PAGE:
Ontario Hospitals To Continue Long-Term Disability Benefits After 65

Ontario Hospitals

Ontario Hospitals To Continue Long-Term Disability Benefits After 65

 

Imagine having all of your private health insurance across dental, vision, prescription drugs, life and disability coverage suddenly terminated by your employer at the age of 65 while you’re still working for them — and just when you may really need them the most.

Unfortunately, it happens way more than you think.

In a world that for some reason permits pension and benefit plans to treat workers older than 65 and younger than 18 differently than their colleagues, it brings the human rights argument to centre stage — and this once again came into focus recently with the Canadian Union of Public Employees against Ontario hospitals.

A recent decision has all Ontario hospitals continuing LTD coverage past 65

A recent decision by Ontario’s Divisional Court grabbed the headline’s lately with the entire province’s hospital sector being on the hook to provide long-term disability coverage to all unionized employees who work past the age of 65.

This was in relation to a collective bargaining agreement between Markham Stouffville Hospital and the Canadian Union of Public Employees (CUPE) Local 1999.

The language of the collective agreement was called into question

What adds another layer of interesting depth to this case is that the text of Markham Stouffville Hospital’s long-term disability coverage master policy did in fact provide for termination of coverage at age 65.

The arbitration board ultimately came to the conclusion that the parties’ intention was to extend the coverage beyond the age of 65 because the Long-Term Disability provision in the collective agreement referred specifically to a 1992 booklet that summarized the plan but made no reference to the master policy or to coverage ending at age 65.

The problem was that the master policy is supposed to be the central document, and you can’t have separate master agreements for all 54 of the CUPE hospitals. So they conformed the master plan to the 1992 booklet as a template – instead of the other way around and having the booklet conform to the master plan.

This being the case, age discrimination and human rights weren’t called in to question, but still showcases the importance of the correct language being used in collective bargaining.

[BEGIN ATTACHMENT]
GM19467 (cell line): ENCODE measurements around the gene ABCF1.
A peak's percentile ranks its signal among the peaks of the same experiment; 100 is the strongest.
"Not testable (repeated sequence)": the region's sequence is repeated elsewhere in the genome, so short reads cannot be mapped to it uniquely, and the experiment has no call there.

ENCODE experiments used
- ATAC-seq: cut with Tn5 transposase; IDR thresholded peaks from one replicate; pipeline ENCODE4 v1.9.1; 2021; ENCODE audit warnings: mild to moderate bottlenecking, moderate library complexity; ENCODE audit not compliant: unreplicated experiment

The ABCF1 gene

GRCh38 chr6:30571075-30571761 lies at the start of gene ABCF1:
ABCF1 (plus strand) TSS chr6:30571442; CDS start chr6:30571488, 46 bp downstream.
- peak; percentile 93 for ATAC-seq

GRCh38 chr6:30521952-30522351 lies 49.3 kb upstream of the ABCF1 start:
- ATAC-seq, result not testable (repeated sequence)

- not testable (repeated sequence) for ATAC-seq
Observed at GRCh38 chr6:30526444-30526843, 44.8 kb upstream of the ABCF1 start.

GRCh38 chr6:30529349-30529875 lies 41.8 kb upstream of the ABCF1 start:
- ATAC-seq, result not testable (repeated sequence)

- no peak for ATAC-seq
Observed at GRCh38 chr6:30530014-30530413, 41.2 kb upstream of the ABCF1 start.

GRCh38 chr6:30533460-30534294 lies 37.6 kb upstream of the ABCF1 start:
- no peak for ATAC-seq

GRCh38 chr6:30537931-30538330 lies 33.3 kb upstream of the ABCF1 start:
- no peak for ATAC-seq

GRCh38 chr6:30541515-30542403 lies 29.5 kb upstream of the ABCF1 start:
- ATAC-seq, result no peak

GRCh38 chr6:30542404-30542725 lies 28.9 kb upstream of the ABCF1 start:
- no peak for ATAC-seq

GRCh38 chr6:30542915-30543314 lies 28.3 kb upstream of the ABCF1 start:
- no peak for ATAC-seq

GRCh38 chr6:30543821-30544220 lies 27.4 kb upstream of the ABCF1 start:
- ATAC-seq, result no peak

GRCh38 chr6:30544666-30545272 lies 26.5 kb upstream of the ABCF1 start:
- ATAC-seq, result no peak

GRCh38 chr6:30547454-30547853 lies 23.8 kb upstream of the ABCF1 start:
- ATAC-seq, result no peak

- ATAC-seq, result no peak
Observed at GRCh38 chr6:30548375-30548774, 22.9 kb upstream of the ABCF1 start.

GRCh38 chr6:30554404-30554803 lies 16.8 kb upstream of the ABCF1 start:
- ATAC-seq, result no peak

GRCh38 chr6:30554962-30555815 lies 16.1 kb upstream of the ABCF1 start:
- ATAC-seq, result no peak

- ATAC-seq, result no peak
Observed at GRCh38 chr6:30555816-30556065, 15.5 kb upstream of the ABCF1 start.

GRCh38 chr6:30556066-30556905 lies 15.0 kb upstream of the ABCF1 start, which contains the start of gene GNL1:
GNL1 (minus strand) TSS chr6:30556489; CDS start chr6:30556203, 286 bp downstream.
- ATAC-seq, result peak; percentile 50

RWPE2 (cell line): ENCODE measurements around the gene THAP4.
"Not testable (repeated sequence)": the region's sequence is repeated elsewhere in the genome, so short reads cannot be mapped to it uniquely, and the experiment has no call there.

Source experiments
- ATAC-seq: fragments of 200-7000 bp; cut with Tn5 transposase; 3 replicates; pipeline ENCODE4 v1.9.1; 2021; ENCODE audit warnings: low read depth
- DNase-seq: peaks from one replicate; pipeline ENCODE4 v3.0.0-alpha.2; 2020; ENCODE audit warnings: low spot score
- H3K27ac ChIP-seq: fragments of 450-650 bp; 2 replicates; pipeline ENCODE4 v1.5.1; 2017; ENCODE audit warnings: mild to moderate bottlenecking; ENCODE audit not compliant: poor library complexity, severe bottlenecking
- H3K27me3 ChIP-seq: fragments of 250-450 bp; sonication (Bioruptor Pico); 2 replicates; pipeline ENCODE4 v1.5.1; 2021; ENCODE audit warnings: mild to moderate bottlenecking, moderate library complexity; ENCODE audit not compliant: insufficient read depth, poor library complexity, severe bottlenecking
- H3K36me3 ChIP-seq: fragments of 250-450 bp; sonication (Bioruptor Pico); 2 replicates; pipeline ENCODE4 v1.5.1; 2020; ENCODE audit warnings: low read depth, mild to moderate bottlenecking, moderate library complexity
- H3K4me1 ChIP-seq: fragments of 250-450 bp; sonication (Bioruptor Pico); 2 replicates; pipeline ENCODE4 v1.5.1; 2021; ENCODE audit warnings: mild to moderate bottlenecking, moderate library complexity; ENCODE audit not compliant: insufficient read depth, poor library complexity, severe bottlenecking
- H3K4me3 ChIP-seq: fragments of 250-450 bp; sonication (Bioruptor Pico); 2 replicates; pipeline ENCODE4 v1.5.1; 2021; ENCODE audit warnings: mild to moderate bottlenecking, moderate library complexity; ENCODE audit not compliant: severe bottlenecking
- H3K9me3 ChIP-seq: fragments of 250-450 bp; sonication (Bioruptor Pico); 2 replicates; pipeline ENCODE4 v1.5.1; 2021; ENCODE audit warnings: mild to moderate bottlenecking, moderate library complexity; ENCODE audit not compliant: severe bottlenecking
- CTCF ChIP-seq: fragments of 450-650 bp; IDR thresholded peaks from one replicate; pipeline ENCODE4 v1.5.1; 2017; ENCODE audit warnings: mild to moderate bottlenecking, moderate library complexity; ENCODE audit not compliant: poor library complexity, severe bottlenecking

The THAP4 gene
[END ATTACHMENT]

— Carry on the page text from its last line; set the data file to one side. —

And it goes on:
“A violation of the Charter of Rights and Freedoms.”

Prior to December 12th, 2006, the Ontario Human Rights Code did not prohibit age discrimination in employment against persons aged 65 or older.

That meant leading up to that date, employees could still be terminated when they turned 65. When Ontario finally abolished mandatory retirement, the Human Rights Code and Employment Standards Act still allowed employers to cut workers off from their benefits when they turned 65.

The province’s Human Rights Tribunal finally determined the provision in the Human Rights Code that allowed employers to do so was unconstitutional, and in doing so, meant that employers could no longer rely on this loophole in the Human Rights Code and Employment Standards Act to justify cutting off a workers’ benefits.

Excluding workers over 65 from their benefits plans will now make them vulnerable to lawsuits if they do.

Steve Talos: A case that became a victory for older workers

In the case of Steve Talos, a high school teacher at the Grand Erie District School Board, which really became a defining case to which other instances of age discrimination are benchmarked against, took six years to see the final decision come through. To summarize, Mr. Talos was seeking the ability to keep teaching past age 65 because his wife required expensive medication following a diagnosis with ovarian cancer.

While Ontario covers most drug costs for residents aged 65 and over, it costs employers the same to include an employee who is between the ages of 65 and 79 on the benefits plan as it does to include workers in their 40’s. So why was this always an issue? And why did this take so much battling to not only prove that this was unconstitutional and unethical but why employers should do right by their workforce when they need the help the most?

It really just comes down to protecting their employees’ health rather than protecting their bottom line.